This is why Chinese companies are suddenly targeting Australian healthcare businesses

Swisse Wellness was a taken over by Chinese interests. Kei Tsuji/Tim De Waele/Getty Images

Chinese companies have suddenly taken an interest Australian healthcare companies, going from nothing to spending $5.5 billion on 16 deals over the last three years.

About 80% of the deals are by privately owned Chinese companies seeking the Australian advantage, including advanced technology application, quality care facilities, strong management systems and that clean, green and healthy image Australian-branded products have in China.

Many have health sector experience back in China and they have shown a willingness to make repeat investments.

The significance of the sums being spent in Australia becomes clear when comparing the local spend to the $US4.7 billion ($A5.7 billion) Chinese investment into the much bigger US health, pharma and biotech market over three years.

According to a study by KPMG and The University of Sydney Business School, the investment surge is concentrated in the health supplement and medical treatment sectors. So far, there has been no significant investment in pharmaceuticals, biotechnology or aged care.

And there’s more to come.

“As China’s aged care industry develops and its medical treatment sector matures there will be a greater need for these qualities and more demand for the businesses providing them,” says Doug Ferguson, Head of Asia & International Markets at KPMG Australia.

“For Australian companies, Chinese investment presents an opportunity to access capital and new markets with new supply chains with established local partners. The outcome of increased investment will be a highly competitive Australian healthcare sector that can accelerate exports as well as continue private sector investment in research and improve technological capabilities.”

The price for healthcare increased by 6% last year, according to analysis by Macquarie Wealth Management.

And the Chinese government has started the process to make it easier for foreign pharmaceutical companies to get approvals to sell their drugs in China where approvals can take a long time because of capacity bottlenecks for certified clinical trials.

The KPMG report, Demystifying Chinese Investment in Australian Healthcare, says $2.55 billion was invested in Australia in 2015, $1.35 billion in 2016 and $1.58 billion in 2017 through several very large deals.

Among them was the $930 million acquisition of hospital operator Healthe Care, Australia’s third largest corporate private hospital operator, in 2015 and the acquisition of vitamins and supplements maker Swisse Wellness for more than $1.5 billion.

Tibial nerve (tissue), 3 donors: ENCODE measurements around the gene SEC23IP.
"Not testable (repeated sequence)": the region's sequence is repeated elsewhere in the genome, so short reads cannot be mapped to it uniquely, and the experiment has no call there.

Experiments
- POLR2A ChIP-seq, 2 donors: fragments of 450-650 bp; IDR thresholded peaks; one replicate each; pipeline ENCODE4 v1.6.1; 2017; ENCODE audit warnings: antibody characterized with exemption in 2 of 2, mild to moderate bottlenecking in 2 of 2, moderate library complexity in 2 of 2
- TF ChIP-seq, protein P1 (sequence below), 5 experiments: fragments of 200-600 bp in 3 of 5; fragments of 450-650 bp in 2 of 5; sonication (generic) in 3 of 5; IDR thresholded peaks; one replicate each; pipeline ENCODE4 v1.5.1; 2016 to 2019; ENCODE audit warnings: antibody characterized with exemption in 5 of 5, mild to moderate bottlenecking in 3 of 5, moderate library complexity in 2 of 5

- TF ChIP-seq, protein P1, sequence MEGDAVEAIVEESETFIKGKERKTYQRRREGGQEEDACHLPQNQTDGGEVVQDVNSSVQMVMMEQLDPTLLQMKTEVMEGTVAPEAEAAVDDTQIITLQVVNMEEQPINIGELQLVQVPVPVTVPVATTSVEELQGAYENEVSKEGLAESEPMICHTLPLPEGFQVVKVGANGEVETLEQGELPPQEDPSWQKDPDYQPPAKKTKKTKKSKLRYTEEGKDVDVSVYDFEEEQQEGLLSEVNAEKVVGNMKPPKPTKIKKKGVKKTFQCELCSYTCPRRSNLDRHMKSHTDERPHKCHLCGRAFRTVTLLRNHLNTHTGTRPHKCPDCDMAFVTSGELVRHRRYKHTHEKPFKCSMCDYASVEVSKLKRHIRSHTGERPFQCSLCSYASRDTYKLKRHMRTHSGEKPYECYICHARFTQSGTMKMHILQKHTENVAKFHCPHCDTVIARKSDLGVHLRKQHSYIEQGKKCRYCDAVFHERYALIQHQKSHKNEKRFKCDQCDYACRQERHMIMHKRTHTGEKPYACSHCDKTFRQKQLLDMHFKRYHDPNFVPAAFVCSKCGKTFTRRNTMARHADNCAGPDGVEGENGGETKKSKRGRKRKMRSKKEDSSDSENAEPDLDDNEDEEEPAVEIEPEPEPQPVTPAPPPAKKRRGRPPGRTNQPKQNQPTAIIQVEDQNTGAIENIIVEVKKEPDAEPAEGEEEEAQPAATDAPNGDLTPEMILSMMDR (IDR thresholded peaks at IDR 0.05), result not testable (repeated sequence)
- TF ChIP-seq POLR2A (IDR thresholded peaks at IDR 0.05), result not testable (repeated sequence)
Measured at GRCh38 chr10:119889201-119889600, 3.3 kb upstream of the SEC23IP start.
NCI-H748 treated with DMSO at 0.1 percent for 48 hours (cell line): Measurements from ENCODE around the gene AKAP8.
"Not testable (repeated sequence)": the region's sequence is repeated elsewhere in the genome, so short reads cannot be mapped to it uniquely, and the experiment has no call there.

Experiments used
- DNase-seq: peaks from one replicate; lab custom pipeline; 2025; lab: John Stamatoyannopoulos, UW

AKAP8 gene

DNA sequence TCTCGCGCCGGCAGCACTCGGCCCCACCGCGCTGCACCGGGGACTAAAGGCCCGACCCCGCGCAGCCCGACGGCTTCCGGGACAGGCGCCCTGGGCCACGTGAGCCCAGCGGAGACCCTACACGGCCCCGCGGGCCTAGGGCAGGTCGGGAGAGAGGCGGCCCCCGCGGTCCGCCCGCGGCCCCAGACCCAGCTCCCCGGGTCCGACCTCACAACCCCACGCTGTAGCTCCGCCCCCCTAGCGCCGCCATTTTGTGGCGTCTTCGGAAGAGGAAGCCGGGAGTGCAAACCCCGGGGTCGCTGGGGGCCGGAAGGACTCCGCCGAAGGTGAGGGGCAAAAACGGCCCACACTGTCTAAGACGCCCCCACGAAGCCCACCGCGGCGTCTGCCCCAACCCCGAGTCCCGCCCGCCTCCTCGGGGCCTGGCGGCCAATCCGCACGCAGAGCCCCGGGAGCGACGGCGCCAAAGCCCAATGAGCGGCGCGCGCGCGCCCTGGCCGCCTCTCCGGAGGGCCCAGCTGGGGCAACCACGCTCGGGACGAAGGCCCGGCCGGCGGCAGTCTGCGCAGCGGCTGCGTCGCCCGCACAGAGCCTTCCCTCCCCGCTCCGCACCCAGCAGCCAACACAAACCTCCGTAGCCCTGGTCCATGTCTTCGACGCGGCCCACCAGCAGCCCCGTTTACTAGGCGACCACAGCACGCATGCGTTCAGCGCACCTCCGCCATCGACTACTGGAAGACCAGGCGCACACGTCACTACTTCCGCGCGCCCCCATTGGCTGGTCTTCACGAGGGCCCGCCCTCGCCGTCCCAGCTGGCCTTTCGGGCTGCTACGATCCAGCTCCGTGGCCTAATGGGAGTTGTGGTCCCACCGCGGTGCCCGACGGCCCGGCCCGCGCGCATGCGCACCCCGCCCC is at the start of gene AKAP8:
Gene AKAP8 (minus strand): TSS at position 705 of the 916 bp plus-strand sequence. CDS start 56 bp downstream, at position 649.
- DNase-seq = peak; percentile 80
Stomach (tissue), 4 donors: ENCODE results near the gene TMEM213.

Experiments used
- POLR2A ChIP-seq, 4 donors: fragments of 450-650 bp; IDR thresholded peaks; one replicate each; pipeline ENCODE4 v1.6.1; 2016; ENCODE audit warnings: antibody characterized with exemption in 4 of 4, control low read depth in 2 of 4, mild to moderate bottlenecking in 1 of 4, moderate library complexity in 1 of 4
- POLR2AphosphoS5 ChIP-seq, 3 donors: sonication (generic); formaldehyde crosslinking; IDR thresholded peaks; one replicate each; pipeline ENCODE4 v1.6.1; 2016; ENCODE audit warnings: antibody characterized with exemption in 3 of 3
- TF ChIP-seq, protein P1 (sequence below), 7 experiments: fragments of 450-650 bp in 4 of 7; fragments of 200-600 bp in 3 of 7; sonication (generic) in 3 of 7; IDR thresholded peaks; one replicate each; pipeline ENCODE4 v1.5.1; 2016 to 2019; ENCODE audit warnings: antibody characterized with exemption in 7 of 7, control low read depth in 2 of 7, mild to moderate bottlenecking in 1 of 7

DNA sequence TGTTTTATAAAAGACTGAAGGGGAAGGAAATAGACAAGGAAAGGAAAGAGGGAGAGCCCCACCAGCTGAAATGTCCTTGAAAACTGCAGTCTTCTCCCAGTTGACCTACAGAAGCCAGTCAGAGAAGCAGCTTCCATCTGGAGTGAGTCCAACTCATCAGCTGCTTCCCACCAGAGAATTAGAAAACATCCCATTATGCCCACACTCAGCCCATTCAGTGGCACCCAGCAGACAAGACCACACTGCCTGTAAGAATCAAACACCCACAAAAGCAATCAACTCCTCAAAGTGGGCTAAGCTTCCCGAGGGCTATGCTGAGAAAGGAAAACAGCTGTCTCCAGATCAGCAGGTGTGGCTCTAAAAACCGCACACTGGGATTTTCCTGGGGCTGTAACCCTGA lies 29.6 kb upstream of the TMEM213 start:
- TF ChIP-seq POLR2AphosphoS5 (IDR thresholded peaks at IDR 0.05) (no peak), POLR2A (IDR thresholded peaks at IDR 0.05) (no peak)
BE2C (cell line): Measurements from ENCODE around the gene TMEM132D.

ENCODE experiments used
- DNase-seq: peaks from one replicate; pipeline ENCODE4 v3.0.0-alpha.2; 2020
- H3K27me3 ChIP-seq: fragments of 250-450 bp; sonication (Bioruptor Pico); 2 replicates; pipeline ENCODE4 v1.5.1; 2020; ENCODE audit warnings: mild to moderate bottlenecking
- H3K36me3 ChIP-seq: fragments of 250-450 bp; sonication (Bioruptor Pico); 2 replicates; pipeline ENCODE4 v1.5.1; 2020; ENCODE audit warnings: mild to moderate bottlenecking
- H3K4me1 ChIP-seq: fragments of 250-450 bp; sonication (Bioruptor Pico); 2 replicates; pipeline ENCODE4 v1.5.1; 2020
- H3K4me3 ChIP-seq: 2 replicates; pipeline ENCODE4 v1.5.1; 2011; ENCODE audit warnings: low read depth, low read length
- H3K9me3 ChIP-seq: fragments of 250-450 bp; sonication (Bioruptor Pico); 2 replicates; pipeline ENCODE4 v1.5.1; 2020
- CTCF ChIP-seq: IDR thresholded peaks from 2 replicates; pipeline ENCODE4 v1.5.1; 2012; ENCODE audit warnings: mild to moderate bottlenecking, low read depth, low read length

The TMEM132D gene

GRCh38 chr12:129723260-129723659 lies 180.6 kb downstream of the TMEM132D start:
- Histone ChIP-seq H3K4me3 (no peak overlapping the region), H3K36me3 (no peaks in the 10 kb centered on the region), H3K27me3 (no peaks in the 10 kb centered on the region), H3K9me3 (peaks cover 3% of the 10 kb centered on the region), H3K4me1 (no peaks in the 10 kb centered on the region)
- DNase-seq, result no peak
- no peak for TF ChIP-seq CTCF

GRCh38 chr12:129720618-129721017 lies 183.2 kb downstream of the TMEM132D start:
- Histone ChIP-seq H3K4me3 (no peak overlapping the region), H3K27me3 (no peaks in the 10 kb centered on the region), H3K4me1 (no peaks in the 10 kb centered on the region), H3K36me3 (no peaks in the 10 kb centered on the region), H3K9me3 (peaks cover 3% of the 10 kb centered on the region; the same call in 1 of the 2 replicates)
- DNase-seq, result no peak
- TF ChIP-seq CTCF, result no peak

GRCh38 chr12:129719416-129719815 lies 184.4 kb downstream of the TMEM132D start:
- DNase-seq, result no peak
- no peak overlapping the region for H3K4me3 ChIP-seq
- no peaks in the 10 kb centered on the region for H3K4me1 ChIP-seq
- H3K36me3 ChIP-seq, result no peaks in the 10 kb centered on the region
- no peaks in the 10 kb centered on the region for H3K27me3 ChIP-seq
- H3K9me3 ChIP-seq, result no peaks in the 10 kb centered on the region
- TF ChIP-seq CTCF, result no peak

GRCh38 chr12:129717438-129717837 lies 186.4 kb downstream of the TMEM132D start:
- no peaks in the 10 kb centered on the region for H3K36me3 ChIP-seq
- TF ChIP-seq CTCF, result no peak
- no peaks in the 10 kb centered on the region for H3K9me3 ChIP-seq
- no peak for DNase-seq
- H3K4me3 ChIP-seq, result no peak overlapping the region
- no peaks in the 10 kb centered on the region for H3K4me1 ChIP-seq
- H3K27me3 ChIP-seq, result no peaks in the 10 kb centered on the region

Major deals in 2017 included the $800 million investment in Ansell’s Sex Wellness Division by Humanwell Healthcare and CITIC capital, and the $337 million in PRP Diagnostic Imaging by Hengkang Medical Group.

China’s central government’s Healthy China 2030 plan provides a clear framework for the country’s health sector development priorities. China’s healthcare spending is expected to grow by 8.1% a year over the next five years.

“The patterns that are emerging in China’s domestic healthcare sector are likely to strengthen investment demand in the coming years as healthcare assets become a key component of many Chinese investor’s portfolios,” says Jenny Yao, KPMG China’s Head of Healthcare

The list of reasons given by Chinese companies for choosing to invest in Australia include:

  • Mature business services and technology
  • Australia is ranked by Chinese first among English-speaking countries as a destination ahead of Canada, the UK and US
  • A small time zone difference with China (2-3 hours)
  • Stable political environment
  • Low sovereign risks
  • A transparent regulatory environment
  • Long-term economic growth
  • Cultural diversity
  • Hans Hendrischke, Professor of Chinese Business & Management at the University of Sydney Business School, says rising income, reforms to public healthcare and new consumer preferences for the ageing all suit Australian exporters.

    “Rather than general health services, many Chinese companies seek to invest in specialist services, such as oncology, radiology, ophthalmology, IVF, and aged care,” he says.

    “These services are replicable in the Chinese market and customised to fit the specific needs of China’s middle-to-high end consumer markets. Australian healthcare brands have an initial advantage in China due to their reputation for high quality products with consumers.”

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